Douglas County

Young fencers get parried away

Douglas County kids’ swordplay takes them to national tournament

Posted 7/24/17

A group of youths recently went to the largest fencing tournament in the history of the sport, but it was more important to their coach that they come home with happy memories than medals.

“The most rewarding part is just seeing their …

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Douglas County

Young fencers get parried away

Douglas County kids’ swordplay takes them to national tournament

Posted

A group of youths recently went to the largest fencing tournament in the history of the sport, but it was more important to their coach that they come home with happy memories than medals.

“The most rewarding part is just seeing their growth,” said Elliott Clinton, head coach at the Fencing Academy of Parker. “It’s not only about seeing them grow as fencers. It’s about seeing them grow as people. I try to teach them more than fencing. I try to be a role model.”

Speaking in short, brief sentences that mimic the thrusts and parries employed as fencers practice behind him, Clinton explained that the eight fencers from the academy may not have won any hardware, but they came home with something more important.

“These kids put their heart and soul into this,” Clinton said. “There’s no better feeling in this world than bringing a child to a tournament and to see all you’ve worked for with them over hours and hours and see it click.”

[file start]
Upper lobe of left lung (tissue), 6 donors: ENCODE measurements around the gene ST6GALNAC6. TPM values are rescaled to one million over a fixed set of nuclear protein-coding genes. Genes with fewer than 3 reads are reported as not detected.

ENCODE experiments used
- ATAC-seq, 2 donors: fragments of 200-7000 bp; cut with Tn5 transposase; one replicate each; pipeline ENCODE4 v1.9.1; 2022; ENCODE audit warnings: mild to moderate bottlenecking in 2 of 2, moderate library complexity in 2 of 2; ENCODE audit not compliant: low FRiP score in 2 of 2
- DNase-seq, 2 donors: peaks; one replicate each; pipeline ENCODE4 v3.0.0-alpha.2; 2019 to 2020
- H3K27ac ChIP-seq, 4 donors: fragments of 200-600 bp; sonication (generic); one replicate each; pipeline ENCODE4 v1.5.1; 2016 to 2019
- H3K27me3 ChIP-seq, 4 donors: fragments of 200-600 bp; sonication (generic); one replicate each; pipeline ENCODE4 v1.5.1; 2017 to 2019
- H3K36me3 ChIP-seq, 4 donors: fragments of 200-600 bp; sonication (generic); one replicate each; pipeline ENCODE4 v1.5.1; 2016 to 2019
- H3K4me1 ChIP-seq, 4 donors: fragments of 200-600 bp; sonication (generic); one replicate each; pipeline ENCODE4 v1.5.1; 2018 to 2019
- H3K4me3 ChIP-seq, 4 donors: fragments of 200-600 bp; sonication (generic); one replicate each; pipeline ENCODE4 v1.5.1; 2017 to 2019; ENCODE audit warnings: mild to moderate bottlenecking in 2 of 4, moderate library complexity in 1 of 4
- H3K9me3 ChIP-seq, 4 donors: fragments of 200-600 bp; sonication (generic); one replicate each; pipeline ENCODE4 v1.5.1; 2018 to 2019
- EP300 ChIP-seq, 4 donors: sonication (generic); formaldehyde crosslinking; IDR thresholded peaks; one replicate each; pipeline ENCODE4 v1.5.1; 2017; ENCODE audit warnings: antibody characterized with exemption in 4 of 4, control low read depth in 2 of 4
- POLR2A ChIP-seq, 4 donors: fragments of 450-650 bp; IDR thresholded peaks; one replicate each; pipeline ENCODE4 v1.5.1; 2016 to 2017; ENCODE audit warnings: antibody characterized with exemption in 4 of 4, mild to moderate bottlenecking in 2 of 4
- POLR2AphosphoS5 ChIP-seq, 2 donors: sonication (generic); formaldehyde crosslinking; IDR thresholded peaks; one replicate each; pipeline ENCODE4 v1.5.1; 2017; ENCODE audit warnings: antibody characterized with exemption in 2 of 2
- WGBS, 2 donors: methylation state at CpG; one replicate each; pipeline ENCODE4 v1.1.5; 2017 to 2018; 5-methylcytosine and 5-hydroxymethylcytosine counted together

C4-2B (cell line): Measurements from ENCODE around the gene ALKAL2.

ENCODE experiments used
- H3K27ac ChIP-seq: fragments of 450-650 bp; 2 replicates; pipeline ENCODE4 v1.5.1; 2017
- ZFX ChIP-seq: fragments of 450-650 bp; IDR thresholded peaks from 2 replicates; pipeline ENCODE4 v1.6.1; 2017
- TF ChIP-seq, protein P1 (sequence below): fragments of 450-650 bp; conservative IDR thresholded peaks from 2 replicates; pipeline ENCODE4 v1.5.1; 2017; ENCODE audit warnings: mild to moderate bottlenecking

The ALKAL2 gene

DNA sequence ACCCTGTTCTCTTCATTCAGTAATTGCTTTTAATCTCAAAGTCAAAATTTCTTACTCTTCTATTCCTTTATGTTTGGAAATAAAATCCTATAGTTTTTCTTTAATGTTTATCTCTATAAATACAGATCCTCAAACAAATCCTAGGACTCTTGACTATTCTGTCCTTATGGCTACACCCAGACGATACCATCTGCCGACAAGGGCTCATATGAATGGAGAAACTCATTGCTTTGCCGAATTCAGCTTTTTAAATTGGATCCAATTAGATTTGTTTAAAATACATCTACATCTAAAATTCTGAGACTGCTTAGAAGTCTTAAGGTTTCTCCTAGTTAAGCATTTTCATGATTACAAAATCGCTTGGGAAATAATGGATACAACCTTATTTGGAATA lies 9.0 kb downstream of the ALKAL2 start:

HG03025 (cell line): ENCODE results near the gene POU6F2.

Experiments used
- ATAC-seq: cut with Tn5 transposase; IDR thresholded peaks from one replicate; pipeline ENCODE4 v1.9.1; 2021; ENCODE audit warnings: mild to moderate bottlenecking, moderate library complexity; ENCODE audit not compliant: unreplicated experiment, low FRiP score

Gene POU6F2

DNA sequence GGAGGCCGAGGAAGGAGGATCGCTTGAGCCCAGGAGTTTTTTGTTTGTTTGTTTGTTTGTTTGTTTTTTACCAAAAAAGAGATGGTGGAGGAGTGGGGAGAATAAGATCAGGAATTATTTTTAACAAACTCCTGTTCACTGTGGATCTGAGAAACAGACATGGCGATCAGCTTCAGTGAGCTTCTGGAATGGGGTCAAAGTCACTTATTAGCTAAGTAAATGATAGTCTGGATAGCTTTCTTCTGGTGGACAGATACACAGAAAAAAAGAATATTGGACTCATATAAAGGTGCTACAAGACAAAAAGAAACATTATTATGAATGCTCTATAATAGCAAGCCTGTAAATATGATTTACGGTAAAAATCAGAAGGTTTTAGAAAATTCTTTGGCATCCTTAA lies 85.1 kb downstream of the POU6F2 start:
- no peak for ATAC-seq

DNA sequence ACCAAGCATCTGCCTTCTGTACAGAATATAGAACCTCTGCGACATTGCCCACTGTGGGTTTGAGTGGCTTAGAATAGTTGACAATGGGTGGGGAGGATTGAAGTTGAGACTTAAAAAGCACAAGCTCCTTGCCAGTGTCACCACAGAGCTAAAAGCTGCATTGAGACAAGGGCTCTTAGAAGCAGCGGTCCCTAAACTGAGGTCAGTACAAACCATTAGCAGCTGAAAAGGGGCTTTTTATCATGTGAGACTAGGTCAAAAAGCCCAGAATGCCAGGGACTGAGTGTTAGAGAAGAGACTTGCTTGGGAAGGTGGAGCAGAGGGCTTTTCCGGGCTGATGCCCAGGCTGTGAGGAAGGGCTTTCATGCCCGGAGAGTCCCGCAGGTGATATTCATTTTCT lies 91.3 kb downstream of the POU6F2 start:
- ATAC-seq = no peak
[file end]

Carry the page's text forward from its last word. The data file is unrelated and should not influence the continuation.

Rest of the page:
The United States Summer Fencing Championships tournament, in Salt Lake City, Utah, ran from July 1-10 and attracted more than 8,400 fencers from across the United States. Clinton’s students, ranging in age from 9 to 16, qualified either at a tournament in May or by accruing points in regional tournaments throughout the season.

Rachel Buhay, a 12-year-old fencer from Castle Rock, said the thrill of the experience was worth the training.

“I like the competition,” she said. “It teaches you to never give up. I like the competition of it, and I like beating the boys, they get really mad.”

Foxfield’s Cliona Johnson, 16, has been studying under Clinton for about 2 ½ years. For her, going to the tournament was an extension of the reason she comes to every practice.

It’s an individual sport, but without a doubt, the fencers at the academy are a team.

“For people who regularly stab each other, there’s a surprising amount of camaraderie,” she said.

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